You should also avoid exercising while you're outside so that you can avoid breathing in even more dust.
In general yes, all the islands in the archipelago are susceptible to the calima episodes.
So there can be a calima in Tenerife, as well as a calima in Gran Canaria or Fuerteventura and Lanzarote, plus the rest of the smaller islands. Depending on the episode and the direction of the winds, one part of the archipelago can be more affected than the other. Sometimes it happens that the calima is more severe in Lanzarote and Fuerteventura, and other times it happens to be more severe in Tenerife or Gran Canaria.
For example in February 2020, which is considered one of the most severe episodes of Saharan dust reaching the Canary Islands, the airport in Gran Canaria had to be closed for several hours because the visibility was so low that no plane could land or take off safely.
Calima in Tenerife
The image above with Mt. Teide is from back in February 2019, during a calima episode in Tenerife. We went up to the mountains, hoping that it might be better than down by the coast, but even Teide seems engulfed by the Sahara dust and the visibility was very low compared to a normal day. Keep in mind that this is a giant volcano visible from many places on the island, so it was very unusual to see it covered like that in a haze.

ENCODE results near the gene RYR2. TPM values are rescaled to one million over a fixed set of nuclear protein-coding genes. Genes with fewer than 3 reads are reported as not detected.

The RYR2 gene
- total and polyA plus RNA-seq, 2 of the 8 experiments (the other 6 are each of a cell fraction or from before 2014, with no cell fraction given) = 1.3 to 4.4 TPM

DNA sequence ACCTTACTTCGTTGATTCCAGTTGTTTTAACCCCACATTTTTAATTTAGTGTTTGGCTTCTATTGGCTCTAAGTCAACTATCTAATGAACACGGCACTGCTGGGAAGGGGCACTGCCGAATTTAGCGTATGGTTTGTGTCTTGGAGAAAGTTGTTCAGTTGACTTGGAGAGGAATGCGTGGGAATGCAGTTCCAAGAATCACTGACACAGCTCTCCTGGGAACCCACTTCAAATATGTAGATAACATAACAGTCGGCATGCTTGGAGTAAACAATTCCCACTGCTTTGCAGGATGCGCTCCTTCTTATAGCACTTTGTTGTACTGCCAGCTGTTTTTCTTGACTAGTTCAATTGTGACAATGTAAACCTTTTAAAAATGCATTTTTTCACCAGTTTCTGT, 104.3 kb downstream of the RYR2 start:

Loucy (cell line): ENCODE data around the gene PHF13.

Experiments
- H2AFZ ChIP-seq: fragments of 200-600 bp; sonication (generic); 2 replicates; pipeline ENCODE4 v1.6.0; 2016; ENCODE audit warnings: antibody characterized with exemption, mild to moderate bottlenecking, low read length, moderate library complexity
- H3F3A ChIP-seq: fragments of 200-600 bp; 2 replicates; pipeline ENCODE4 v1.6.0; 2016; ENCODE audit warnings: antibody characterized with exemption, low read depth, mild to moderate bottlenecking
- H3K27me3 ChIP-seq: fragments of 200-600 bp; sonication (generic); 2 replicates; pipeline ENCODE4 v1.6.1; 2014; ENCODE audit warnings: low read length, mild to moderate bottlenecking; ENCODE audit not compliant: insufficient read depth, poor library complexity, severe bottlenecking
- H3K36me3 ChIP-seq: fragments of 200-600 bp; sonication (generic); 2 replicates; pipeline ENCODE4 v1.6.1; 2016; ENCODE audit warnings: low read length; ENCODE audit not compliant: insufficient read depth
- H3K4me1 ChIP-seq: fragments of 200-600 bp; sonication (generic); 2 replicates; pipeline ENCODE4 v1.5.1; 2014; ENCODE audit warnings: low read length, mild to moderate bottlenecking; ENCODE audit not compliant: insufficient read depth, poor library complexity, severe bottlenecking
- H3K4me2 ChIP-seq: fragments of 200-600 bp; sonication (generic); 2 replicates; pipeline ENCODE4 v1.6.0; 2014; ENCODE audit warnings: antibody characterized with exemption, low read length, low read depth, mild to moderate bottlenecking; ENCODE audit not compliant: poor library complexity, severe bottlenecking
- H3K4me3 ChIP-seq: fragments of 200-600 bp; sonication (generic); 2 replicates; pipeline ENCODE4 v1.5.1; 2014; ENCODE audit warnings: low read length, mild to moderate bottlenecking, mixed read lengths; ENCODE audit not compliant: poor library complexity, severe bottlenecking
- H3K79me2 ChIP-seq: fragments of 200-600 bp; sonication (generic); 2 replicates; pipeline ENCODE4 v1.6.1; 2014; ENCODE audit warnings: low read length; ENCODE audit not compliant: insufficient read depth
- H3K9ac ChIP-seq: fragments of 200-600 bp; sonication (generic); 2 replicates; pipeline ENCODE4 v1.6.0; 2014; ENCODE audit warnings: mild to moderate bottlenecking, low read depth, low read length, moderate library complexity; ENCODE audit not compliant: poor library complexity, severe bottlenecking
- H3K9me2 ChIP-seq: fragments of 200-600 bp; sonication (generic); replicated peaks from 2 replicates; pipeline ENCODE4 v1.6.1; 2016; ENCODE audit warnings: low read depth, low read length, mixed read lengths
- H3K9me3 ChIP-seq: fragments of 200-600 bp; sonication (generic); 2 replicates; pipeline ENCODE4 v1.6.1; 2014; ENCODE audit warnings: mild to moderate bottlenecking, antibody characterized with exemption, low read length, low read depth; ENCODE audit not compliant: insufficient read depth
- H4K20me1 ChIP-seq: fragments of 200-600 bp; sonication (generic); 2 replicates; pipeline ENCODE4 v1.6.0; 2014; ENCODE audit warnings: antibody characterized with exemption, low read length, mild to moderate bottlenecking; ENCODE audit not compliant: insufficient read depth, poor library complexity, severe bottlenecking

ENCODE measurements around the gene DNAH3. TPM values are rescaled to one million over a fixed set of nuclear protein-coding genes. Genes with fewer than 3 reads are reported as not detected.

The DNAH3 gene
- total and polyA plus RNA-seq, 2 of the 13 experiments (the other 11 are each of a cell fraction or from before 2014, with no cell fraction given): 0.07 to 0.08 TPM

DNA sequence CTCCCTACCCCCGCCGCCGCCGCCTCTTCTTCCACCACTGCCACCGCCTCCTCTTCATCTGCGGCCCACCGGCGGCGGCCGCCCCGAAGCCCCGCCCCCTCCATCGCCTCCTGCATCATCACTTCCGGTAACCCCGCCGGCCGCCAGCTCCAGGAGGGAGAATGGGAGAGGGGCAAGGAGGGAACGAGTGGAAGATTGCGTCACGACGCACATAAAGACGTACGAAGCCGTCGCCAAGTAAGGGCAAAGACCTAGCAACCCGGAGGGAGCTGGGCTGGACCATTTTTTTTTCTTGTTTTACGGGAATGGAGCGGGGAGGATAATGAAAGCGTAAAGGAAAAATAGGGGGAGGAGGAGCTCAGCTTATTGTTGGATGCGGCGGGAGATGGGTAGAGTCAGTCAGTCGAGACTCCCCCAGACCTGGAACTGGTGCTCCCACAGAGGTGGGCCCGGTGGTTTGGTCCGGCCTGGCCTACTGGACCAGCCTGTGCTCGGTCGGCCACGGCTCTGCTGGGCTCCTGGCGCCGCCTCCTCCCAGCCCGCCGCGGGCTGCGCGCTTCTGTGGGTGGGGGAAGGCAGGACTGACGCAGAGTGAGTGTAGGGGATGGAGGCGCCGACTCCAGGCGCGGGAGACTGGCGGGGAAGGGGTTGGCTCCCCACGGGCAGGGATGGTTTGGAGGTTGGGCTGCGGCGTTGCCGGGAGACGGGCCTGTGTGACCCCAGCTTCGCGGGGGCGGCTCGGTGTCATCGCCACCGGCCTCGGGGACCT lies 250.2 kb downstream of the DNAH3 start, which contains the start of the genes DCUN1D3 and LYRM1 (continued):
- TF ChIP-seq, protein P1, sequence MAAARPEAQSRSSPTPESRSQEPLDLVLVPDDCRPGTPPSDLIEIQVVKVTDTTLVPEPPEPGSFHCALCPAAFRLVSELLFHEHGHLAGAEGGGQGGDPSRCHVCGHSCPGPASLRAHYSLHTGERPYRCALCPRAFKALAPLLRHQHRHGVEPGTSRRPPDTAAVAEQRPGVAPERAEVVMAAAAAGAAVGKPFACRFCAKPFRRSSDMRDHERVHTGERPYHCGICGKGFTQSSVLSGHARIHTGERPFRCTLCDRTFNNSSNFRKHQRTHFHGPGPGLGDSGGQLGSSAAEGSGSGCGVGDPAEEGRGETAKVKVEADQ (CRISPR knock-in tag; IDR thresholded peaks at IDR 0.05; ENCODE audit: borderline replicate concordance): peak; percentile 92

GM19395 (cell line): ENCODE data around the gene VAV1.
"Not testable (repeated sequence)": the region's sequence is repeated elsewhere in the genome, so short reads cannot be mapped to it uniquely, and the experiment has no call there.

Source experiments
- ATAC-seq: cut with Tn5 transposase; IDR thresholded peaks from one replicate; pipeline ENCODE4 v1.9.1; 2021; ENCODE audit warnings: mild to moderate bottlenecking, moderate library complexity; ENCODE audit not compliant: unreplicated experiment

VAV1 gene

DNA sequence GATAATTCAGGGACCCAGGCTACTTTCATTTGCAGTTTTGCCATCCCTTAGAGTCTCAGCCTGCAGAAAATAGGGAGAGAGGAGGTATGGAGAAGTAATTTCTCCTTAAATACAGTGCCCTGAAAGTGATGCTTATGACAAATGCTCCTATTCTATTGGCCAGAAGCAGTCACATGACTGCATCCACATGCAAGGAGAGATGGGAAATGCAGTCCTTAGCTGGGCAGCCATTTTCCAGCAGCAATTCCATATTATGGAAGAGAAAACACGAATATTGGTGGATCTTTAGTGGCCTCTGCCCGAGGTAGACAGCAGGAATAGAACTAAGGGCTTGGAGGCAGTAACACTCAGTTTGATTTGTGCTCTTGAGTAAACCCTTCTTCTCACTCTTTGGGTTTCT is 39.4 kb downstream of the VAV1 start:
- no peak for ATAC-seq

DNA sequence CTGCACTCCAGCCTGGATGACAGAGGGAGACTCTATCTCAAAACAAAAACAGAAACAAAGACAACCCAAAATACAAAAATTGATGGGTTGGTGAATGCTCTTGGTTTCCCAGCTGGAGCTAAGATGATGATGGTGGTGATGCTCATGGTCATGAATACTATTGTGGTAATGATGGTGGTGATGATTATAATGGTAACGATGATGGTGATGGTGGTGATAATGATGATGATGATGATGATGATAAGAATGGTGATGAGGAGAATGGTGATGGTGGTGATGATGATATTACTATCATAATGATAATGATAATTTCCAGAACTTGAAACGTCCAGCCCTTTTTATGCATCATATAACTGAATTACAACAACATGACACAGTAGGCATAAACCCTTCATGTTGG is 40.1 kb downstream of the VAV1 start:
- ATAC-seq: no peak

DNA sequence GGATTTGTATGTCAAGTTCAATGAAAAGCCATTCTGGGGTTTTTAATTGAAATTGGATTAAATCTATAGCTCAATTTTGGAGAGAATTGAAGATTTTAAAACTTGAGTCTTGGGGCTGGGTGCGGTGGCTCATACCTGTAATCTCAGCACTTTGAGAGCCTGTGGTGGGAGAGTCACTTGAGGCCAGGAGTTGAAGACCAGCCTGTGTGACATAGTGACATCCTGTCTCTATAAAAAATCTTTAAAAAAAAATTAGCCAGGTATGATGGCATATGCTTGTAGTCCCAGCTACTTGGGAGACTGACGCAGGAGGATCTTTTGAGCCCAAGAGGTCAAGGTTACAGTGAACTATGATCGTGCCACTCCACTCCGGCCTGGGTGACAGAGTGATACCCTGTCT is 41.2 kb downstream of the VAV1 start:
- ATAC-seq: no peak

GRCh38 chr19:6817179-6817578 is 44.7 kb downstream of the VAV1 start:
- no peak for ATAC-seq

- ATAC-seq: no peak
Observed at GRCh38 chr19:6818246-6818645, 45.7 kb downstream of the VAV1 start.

Calima usually lasts for a few days, usually 2-3 days, sometimes more. After that, the sky usually starts to clear up and the visibility improves gradually.
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Resources: Gelado‐Caballero, M. D. 2015. Saharan dust inputs to the Northeast Atlantic. In: Oceanographic and biological features in the Canary Current Large Marine Ecosystem. Valdés, L. and Déniz‐González, I. (eds). IOC‐UNESCO, Paris. IOC Technical Series, No. 115, pp. 53‐61. URI: http://hdl.handle.net/1834/9176